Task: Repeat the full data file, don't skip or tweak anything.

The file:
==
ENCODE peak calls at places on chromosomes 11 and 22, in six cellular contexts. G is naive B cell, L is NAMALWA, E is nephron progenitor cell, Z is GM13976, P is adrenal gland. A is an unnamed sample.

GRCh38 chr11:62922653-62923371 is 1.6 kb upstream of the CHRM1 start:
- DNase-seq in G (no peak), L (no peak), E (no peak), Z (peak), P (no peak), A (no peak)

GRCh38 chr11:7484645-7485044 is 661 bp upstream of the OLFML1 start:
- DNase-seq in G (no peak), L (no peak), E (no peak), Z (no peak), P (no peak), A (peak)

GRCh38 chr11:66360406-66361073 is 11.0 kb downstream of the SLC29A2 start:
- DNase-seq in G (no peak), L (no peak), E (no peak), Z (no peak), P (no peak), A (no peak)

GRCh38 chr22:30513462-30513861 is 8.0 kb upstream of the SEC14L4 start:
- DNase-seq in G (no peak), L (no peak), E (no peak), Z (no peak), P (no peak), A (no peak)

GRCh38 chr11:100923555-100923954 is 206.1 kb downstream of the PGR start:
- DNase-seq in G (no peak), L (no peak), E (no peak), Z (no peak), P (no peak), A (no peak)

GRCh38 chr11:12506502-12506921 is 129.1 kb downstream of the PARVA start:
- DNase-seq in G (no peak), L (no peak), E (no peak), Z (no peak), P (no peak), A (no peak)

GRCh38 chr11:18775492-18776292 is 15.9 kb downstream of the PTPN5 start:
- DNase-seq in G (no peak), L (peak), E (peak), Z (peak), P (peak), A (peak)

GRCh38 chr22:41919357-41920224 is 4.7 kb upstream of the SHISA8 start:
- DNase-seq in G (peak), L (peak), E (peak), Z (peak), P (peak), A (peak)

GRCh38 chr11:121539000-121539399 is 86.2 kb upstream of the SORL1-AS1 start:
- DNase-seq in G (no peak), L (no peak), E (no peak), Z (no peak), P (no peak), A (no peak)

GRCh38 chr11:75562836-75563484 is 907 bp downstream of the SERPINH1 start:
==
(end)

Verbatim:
ENCODE peak calls at places on chromosomes 11 and 22, in six cellular contexts. G is naive B cell, L is NAMALWA, E is nephron progenitor cell, Z is GM13976, P is adrenal gland. A is an unnamed sample.

GRCh38 chr11:62922653-62923371 is 1.6 kb upstream of the CHRM1 start:
- DNase-seq in G (no peak), L (no peak), E (no peak), Z (peak), P (no peak), A (no peak)

GRCh38 chr11:7484645-7485044 is 661 bp upstream of the OLFML1 start:
- DNase-seq in G (no peak), L (no peak), E (no peak), Z (no peak), P (no peak), A (peak)

GRCh38 chr11:66360406-66361073 is 11.0 kb downstream of the SLC29A2 start:
- DNase-seq in G (no peak), L (no peak), E (no peak), Z (no peak), P (no peak), A (no peak)

GRCh38 chr22:30513462-30513861 is 8.0 kb upstream of the SEC14L4 start:
- DNase-seq in G (no peak), L (no peak), E (no peak), Z (no peak), P (no peak), A (no peak)

GRCh38 chr11:100923555-100923954 is 206.1 kb downstream of the PGR start:
- DNase-seq in G (no peak), L (no peak), E (no peak), Z (no peak), P (no peak), A (no peak)

GRCh38 chr11:12506502-12506921 is 129.1 kb downstream of the PARVA start:
- DNase-seq in G (no peak), L (no peak), E (no peak), Z (no peak), P (no peak), A (no peak)

GRCh38 chr11:18775492-18776292 is 15.9 kb downstream of the PTPN5 start:
- DNase-seq in G (no peak), L (peak), E (peak), Z (peak), P (peak), A (peak)

GRCh38 chr22:41919357-41920224 is 4.7 kb upstream of the SHISA8 start:
- DNase-seq in G (peak), L (peak), E (peak), Z (peak), P (peak), A (peak)

GRCh38 chr11:121539000-121539399 is 86.2 kb upstream of the SORL1-AS1 start:
- DNase-seq in G (no peak), L (no peak), E (no peak), Z (no peak), P (no peak), A (no peak)

GRCh38 chr11:75562836-75563484 is 907 bp downstream of the SERPINH1 start: